Before Birkhot Keri’at Shema, the ĥazan says, “Barkhu et Hashem ha-mevorakh” (“Bless God, the blessed One”), and the congregation responds, “Barukh Hashem ha-mevorakh le-olam va’ed” (“Blessed is God, the blessed one, forever and all time”), and the ĥazan repeats, “Barukh Hashem ha-mevorakh le-olam va’ed” (SA 57:1).
When the ĥazan says “Barkhu,” he bows a bit, and when saying “Hashem” he straightens up. Regarding the congregation, there are different customs. Some customarily bow down completely, others bow slightly, and still others do not bow at all. Everyone should follow family custom. When people with different customs pray together, it is proper for everyone to bow slightly (see Peninei Halakha: Prayer, ch. 17 n. 3).
The primary purpose of Barkhu is to introduce Birkhot Keri’at Shema, for by declaring “Barkhu,” the ĥazan invites the congregation to recite Birkhot Keri’at Shema. Likewise, those called up to the Torah recite Barkhu as an introduction to Birkhot Ha-Torah.
It is customary to repeat Barkhu at the end of the prayer service so that latecomers who missed the first Barkhu have the opportunity to respond to it (see Peninei Halakha: Prayer, 16:3 n. 2; 23:9).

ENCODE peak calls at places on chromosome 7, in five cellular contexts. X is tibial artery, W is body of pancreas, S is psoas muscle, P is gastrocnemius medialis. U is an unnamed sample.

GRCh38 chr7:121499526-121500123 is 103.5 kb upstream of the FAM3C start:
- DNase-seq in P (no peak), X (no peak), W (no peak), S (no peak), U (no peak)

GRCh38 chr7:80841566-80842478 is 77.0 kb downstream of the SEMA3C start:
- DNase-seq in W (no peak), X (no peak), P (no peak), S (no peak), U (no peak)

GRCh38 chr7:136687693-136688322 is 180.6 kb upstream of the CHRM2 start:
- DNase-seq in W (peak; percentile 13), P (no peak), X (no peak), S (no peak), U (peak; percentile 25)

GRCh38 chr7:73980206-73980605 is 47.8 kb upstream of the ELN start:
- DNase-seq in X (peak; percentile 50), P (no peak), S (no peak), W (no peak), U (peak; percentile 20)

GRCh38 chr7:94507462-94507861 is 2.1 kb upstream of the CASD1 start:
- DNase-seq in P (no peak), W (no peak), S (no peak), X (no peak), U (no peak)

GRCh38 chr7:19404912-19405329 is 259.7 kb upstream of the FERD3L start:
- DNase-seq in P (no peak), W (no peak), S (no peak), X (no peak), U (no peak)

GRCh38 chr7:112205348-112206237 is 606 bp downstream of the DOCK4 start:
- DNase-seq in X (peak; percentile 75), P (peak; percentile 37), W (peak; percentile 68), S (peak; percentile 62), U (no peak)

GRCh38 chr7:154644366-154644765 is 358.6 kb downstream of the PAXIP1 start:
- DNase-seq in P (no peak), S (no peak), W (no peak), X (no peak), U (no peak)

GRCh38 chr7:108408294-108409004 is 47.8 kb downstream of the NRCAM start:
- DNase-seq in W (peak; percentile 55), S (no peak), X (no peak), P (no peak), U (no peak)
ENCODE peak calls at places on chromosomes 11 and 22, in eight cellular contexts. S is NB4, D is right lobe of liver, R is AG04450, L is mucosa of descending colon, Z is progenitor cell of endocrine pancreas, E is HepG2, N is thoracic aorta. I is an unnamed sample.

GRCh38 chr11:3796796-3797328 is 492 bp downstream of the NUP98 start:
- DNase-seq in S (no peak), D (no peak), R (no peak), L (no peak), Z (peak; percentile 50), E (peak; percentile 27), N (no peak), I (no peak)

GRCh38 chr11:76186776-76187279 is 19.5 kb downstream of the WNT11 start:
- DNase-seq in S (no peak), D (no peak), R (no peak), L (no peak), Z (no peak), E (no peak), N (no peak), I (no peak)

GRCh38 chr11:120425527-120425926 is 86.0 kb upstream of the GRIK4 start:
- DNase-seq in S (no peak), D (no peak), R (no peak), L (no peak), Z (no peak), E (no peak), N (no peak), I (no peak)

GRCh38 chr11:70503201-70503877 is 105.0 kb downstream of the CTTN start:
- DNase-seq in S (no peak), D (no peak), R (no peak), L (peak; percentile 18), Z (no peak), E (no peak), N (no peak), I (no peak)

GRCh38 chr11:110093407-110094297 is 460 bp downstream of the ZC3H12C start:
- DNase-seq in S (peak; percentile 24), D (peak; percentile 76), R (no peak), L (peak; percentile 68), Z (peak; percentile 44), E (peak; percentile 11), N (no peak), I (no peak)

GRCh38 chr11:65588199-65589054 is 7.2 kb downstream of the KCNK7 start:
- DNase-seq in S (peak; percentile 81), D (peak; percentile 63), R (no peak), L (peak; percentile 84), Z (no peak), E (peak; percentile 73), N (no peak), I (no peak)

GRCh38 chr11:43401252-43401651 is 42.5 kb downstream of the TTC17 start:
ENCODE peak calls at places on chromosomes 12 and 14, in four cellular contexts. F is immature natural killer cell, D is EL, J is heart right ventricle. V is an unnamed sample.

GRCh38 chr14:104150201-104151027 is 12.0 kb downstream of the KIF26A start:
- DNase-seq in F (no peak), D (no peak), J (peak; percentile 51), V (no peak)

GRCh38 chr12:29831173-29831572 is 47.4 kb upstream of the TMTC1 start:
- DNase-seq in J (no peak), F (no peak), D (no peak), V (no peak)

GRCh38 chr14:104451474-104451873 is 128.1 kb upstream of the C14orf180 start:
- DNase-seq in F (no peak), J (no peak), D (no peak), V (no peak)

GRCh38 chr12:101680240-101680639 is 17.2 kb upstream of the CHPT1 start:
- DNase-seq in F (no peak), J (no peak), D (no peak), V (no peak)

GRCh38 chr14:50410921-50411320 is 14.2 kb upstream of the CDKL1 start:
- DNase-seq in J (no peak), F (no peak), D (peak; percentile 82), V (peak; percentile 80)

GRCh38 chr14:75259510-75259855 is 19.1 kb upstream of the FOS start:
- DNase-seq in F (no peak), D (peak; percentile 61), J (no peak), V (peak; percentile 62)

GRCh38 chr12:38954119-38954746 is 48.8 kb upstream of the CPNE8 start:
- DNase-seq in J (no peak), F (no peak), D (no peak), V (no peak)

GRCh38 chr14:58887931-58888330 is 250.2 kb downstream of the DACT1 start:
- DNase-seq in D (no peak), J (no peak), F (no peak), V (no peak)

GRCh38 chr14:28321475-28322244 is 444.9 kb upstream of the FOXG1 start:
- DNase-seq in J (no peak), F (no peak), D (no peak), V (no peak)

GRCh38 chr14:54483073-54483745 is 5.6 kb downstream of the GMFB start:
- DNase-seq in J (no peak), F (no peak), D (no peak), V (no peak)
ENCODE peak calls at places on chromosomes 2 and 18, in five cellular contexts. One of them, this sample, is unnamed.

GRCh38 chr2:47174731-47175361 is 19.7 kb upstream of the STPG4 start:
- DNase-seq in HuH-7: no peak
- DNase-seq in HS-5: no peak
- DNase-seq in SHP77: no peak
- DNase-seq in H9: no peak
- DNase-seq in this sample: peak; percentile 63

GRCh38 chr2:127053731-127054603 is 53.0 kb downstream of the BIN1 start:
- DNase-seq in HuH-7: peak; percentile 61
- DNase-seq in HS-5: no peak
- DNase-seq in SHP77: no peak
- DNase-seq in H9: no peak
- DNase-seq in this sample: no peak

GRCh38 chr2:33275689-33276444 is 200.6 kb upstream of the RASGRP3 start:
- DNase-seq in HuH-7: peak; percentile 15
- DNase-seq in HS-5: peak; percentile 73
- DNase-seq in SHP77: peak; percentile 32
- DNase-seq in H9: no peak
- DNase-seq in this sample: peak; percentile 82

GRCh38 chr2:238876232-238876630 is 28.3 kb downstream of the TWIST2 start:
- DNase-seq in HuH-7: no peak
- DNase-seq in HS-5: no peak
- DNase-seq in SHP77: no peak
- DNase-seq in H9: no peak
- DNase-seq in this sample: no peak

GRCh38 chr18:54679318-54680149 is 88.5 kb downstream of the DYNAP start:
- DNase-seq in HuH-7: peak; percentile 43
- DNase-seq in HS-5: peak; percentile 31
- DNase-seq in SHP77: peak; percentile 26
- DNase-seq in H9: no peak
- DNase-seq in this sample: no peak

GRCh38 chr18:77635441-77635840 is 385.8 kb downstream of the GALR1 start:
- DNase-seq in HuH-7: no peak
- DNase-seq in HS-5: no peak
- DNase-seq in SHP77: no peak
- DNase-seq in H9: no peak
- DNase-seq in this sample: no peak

There are different customs of standing when responding to Kaddish and Barkhu. According to the custom of most Sephardim, there is no need to stand while responding to devarim she-bikdusha, though but one who is already standing must remain standing for Kaddish and Barkhu (Maharil, Kaf Ha-ĥayim 56:20; 146:20-21; Yeĥaveh Da’at 3:4). Most Ashkenazim customarily stand while responding to Kaddish and Barkhu (MB 56:7-8; 146:18). However, concerning Barkhu, which requires a short answer, many Ashkenazim have a practice that if they are already sitting, such as during Torah reading or before Ma’ariv, they do not completely stand up. Rather, they rise slightly from their seats while bending their heads forward chairs, this rising and bowing a bit while answering. Many have a similar custom when answering a zimun of ten men, for although it is a davar she-bikdusha for which it is proper to stand according to Ashkenazic custom, since its recitation is short, it is sufficient to slightly rise instead of completely stand.